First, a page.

7.20. Dijkstra’s Algorithm

The algorithm we are going to use to determine the shortest path is called “Dijkstra’s algorithm.” Dijkstra’s algorithm is an iterative algorithm that provides us with the shortest path from one particular starting node to all other nodes in the graph. Again this is similar to the results of a breadth first search.

To keep track of the total cost from the start node to each destination we will make use of the dist instance variable in the Vertex class. The dist instance variable will contain the current total weight of the smallest weight path from the start to the vertex in question. The algorithm iterates once for every vertex in the graph; however, the order that we iterate over the vertices is controlled by a priority queue. The value that is used to determine the order of the objects in the priority queue is dist. When a vertex is first created dist is set to a very large number. Theoretically you would set dist to infinity, but in practice we just set it to a number that is larger than any real distance we would have in the problem we are trying to solve.

The code for Dijkstra’s algorithm is shown in Listing 1. When the algorithm finishes the distances are set correctly as are the predecessor links for each vertex in the graph.

Listing 1

from pythonds.graphs import PriorityQueue, Graph, Vertex
def dijkstra(aGraph,start):
    pq = PriorityQueue()
    pq.buildHeap([(v.getDistance(),v) for v in aGraph])
    while not pq.isEmpty():
        currentVert = pq.delMin()
        for nextVert in currentVert.getConnections():
            newDist = currentVert.getDistance() \
                    + currentVert.getWeight(nextVert)
            if newDist < nextVert.getDistance():
                nextVert.setDistance( newDist )

Dijkstra’s algorithm uses a priority queue. You may recall that a priority queue is based on the heap that we implemented in the Tree Chapter. There are a couple of differences between that simple implementation and the implementation we use for Dijkstra’s algorithm. First, the PriorityQueue class stores tuples of key, value pairs. This is important for Dijkstra’s algorithm as the key in the priority queue must match the key of the vertex in the graph. Secondly the value is used for deciding the priority, and thus the position of the key in the priority queue. In this implementation we use the distance to the vertex as the priority because as we will see when we are exploring the next vertex, we always want to explore the vertex that has the smallest distance. The second difference is the addition of the decreaseKey method. As you can see, this method is used when the distance to a vertex that is already in the queue is reduced, and thus moves that vertex toward the front of the queue.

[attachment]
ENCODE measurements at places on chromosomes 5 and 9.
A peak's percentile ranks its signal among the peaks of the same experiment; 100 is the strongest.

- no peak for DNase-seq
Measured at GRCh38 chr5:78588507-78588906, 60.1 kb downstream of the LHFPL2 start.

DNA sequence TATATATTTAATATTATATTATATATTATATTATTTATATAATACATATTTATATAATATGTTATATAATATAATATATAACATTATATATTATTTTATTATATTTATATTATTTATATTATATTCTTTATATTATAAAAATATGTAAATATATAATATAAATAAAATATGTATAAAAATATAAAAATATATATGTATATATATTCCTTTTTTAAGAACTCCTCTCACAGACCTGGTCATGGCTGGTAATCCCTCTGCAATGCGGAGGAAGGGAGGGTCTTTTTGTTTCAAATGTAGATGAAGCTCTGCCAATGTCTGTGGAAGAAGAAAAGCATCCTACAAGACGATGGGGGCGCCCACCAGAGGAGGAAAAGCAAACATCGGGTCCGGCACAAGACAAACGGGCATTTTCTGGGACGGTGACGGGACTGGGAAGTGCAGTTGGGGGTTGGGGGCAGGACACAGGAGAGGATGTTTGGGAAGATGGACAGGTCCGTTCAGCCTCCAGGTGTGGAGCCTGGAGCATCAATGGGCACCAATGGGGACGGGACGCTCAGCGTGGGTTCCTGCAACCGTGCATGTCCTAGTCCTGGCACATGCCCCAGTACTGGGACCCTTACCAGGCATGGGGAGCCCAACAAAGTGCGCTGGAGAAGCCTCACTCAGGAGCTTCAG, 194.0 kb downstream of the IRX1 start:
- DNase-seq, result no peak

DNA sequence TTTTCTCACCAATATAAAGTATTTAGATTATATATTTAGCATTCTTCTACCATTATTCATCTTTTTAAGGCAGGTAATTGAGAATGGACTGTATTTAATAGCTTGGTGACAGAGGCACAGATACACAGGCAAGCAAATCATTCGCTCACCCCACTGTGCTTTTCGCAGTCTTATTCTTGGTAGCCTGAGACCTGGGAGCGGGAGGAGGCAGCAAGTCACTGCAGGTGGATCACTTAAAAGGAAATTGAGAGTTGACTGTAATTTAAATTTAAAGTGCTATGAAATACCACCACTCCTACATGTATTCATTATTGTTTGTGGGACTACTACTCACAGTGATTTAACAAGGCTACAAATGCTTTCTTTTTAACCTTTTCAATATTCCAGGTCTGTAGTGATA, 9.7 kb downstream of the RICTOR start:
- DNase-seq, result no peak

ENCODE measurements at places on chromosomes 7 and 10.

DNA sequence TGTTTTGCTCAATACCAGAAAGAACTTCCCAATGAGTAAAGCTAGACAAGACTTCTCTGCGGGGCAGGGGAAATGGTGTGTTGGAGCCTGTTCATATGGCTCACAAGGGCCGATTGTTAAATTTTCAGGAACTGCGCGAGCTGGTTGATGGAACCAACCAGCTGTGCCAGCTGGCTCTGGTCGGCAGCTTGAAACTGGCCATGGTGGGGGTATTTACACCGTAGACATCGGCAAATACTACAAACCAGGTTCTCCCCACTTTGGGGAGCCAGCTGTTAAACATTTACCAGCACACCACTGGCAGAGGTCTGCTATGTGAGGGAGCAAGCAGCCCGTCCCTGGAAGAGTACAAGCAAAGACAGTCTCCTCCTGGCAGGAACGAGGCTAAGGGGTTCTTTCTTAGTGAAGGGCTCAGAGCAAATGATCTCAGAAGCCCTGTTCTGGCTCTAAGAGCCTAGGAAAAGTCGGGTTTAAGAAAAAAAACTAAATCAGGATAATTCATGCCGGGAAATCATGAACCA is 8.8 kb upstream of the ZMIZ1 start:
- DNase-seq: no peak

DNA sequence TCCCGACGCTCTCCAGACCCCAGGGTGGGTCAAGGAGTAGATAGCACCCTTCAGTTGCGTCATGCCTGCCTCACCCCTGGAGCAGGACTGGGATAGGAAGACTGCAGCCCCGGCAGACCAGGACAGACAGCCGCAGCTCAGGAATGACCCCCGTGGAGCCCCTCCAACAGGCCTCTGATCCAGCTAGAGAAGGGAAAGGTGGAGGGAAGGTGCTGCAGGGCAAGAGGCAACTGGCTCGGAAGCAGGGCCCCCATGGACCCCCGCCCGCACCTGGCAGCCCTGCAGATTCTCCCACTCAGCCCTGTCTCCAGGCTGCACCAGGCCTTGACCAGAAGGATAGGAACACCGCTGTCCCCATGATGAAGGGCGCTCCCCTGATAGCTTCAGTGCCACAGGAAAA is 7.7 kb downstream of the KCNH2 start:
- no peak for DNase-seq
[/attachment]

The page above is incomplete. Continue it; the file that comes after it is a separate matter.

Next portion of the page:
Let’s walk through an application of Dijkstra’s algorithm one vertex at a time using the following sequence of figures as our guide. We begin with the vertex \(u\). The three vertices adjacent to \(u\) are \(v,w,\) and \(x\). Since the initial distances to \(v,w,\) and \(x\) are all initialized to sys.maxint, the new costs to get to them through the start node are all their direct costs. So we update the costs to each of these three nodes. We also set the predecessor for each node to \(u\) and we add each node to the priority queue. We use the distance as the key for the priority queue. The state of the algorithm is shown in Figure 3.

In the next iteration of the while loop we examine the vertices that are adjacent to \(x\). The vertex \(x\) is next because it has the lowest overall cost and therefore bubbled its way to the beginning of the priority queue. At \(x\) we look at its neighbors \(u,v,w\) and \(y\). For each neighboring vertex we check to see if the distance to that vertex through \(x\) is smaller than the previously known distance. Obviously this is the case for \(y\) since its distance was sys.maxint. It is not the case for \(u\) or \(v\) since their distances are 0 and 2 respectively. However, we now learn that the distance to \(w\) is smaller if we go through \(x\) than from \(u\) directly to \(w\). Since that is the case we update \(w\) with a new distance and change the predecessor for \(w\) from \(u\) to \(x\). See Figure 4 for the state of all the vertices.

The next step is to look at the vertices neighboring \(v\) (see Figure 5). This step results in no changes to the graph, so we move on to node \(y\). At node \(y\) (see Figure 6) we discover that it is cheaper to get to both \(w\) and \(z\), so we adjust the distances and predecessor links accordingly. Finally we check nodes \(w\) and \(z\) (see see Figure 6 and see Figure 8). However, no additional changes are found and so the priority queue is empty and Dijkstra’s algorithm exits.


Figure 3: Tracing Dijkstra’s Algorithm


Figure 4: Tracing Dijkstra’s Algorithm


Figure 5: Tracing Dijkstra’s Algorithm


Figure 6: Tracing Dijkstra’s Algorithm


Figure 7: Tracing Dijkstra’s Algorithm


Figure 8: Tracing Dijkstra’s Algorithm

It is important to note that Dijkstra’s algorithm works only when the weights are all positive. You should convince yourself that if you introduced a negative weight on one of the edges to the graph that the algorithm would never exit.

We will note that to route messages through the Internet, other algorithms are used for finding the shortest path. One of the problems with using Dijkstra’s algorithm on the Internet is that you must have a complete representation of the graph in order for the algorithm to run. The implication of this is that every router has a complete map of all the routers in the Internet. In practice this is not the case and other variations of the algorithm allow each router to discover the graph as they go. One such algorithm that you may want to read about is called the “distance vector” routing algorithm.

Next Section - 7.21. Analysis of Dijkstra’s Algorithm